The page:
When France increased the price of cigarettes by 66% over an eight-year period, the smoking rate among French executives and professionals declined. However, the smoking rate among manual laborers remained about the same and among the unemployed, it increased.

“It’s All We Got Left”. Why Poor Smokers are Less Sensitive to Cigarette Price Increases

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Abstract

In France, between 2000 and 2008, concurrently to the increase in cigarette price, we observed an increasing social differentiation of cigarette smoking: smoking prevalence decreased among executive managers and professional occupations, it remained stable among manual workers, and it increased among the unemployed. Poor smokers were heavier smokers, they were more frequently tobacco-dependent, and they were more prone to smoke automatically or to reduce “negative feelings”. In-depth interviews provided a more comprehensive insight into poor smokers’ motivations: they were aware of their addiction, but they also talked about the pleasure they get from smoking, and they highlighted the essential needs satisfied by smo… Continue Reading (7 minute read)

14 thoughts on “When France increased the price of cigarettes by 66% over an eight-year period, the smoking rate among French executives and professionals declined. However, the smoking rate among manual laborers remained about the same and among the unemployed, it increased.”

  1. JimmiRustle

    Any idea why? Was there any causative effect or was it purely correlated?

  2. Taneatua

    Interestingly enough, when New Zealand put their prices up over 400% it lead to a whole 1% decline in smoking.
    Education in contrast had a far, far higher drop in smoking rates.

  3. Ice_Burn

    I wonder what, if anything, it did to curb youth smoking rates.

  4. rickydingo

    ngl I’ve never smoke or drank more than during the periods of time where I could barely afford it. Basically just reaching for any way to diminish the stress quickly

  5. cruedi

    Taxing things like cigarettes is a way to get money the poor. It’s similar to the lottery. Sucks but it’s the way it is.

  6. cantbeproductive

    In other words, the decline in professionals (who can pay for cigarettes) had nothing to do with the tax and instead was the same rate of decline seen in similar European nations.

  7. AlterEdward

    There’s an effect of being poor that doesn’t really get talked about, and I don’t know if it has a name. I first recognised this effect when I’d gone to a pub with some friends with 50p in my pocket. Clearly I can’t afford to buy a drink with that money. So I put it in a slot machine.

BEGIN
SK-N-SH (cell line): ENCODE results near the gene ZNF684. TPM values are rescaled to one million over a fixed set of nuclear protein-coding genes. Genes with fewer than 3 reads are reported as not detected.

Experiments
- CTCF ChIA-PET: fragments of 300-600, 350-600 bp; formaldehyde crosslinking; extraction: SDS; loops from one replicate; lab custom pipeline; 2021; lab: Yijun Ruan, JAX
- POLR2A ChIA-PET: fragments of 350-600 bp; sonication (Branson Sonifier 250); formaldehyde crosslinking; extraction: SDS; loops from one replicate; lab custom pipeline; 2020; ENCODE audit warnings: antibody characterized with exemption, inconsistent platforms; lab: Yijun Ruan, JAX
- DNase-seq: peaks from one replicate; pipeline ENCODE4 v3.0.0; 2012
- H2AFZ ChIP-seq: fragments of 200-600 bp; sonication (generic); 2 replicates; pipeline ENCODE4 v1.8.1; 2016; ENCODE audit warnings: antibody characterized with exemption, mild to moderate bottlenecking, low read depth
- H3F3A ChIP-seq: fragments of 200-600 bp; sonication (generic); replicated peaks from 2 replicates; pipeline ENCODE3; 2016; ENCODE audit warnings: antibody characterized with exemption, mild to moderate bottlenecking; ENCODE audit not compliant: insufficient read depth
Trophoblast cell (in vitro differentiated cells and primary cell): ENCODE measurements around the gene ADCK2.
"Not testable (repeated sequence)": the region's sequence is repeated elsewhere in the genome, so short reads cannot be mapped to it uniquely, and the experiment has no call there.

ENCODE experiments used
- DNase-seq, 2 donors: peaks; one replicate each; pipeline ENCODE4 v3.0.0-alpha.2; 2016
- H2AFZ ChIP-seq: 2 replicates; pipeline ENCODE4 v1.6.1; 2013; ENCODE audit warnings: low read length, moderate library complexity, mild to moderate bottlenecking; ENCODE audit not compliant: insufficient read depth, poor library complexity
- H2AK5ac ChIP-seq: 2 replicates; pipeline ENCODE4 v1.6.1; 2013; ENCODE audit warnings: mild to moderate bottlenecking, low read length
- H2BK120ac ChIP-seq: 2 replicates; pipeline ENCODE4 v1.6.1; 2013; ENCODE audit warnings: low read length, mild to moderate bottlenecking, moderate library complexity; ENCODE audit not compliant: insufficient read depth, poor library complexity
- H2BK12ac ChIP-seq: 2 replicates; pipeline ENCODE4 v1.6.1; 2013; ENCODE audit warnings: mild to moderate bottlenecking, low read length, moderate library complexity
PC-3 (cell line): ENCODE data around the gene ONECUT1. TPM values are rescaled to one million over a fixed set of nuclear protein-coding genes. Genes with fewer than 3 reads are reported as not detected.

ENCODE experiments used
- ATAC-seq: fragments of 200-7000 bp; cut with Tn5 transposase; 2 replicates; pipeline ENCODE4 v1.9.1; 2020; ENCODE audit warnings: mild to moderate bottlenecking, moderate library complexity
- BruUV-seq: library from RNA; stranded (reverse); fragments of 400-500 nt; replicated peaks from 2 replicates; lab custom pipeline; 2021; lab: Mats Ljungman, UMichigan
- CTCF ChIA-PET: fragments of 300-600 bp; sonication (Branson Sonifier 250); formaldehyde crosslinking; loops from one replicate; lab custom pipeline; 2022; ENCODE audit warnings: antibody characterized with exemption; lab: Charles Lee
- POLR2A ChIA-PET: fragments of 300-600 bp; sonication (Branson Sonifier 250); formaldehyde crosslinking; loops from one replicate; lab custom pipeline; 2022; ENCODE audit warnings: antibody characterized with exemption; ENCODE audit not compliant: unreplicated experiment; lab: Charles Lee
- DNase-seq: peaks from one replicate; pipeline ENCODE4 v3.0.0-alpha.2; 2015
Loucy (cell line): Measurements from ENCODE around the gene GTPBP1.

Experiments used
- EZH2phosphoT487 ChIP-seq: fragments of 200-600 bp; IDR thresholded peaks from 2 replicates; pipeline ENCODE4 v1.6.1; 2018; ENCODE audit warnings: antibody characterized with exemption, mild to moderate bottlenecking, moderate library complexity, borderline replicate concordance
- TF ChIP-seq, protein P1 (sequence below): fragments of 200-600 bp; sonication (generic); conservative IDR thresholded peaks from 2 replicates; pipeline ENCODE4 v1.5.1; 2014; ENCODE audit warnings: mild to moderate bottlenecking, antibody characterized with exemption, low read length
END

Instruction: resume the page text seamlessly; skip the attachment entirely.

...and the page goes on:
Was I an idiot for gambling whilst poor? No. The money I had was worthless. Substitute a drink with “your bills” and it might go some way to helping you understand why poor people buy seemingly expensive things. Not buying that pack of cigarettes, and saving €8 isn’t going to pay your €100 energy bill. When the amount of money you have is greater than what you owe, then you can start to evaluate where it’s going. Otherwise, what’s the point in saving say €100 a month on cigarettes when you’re already $600 short on bills?

  8. damanpwnsyou

    Where I live weed is cheaper than tobacco. I know a bunch of people who kicked thier tobacco addiction by switching to weed and slowly quitting since it’s much eaiser to stop smoking weed than cigarettes.

  9. Shionkron

    As an ex-smoker who quite 10 years ago I can see the logic of the Laborers and unemployed. “Oh no, no I am even more broke with these price imcreases…gahhhhh..too stressfull…I need a smoke”! Hahaha

  10. vbp0001

    I guess that is 1 way to tax the poor.

  11. OmgLikeForSureDude

    It’s a poor tax

  12. CodePandorumxGod

    Huh, so the more your life sucks, the more likely you are to smoke…

  13. DeNir8

    I bet the ammount of smuggled tobacco increased aswell. The sales dropped.. *but*..

  14. manguito86

    In my company it is the same. 0 White collar employees smoke and all of the blue collar smoke except one.
    In my previous company was like 90% for the white collar and only like 60% of the blue collar that didn’t smoke.

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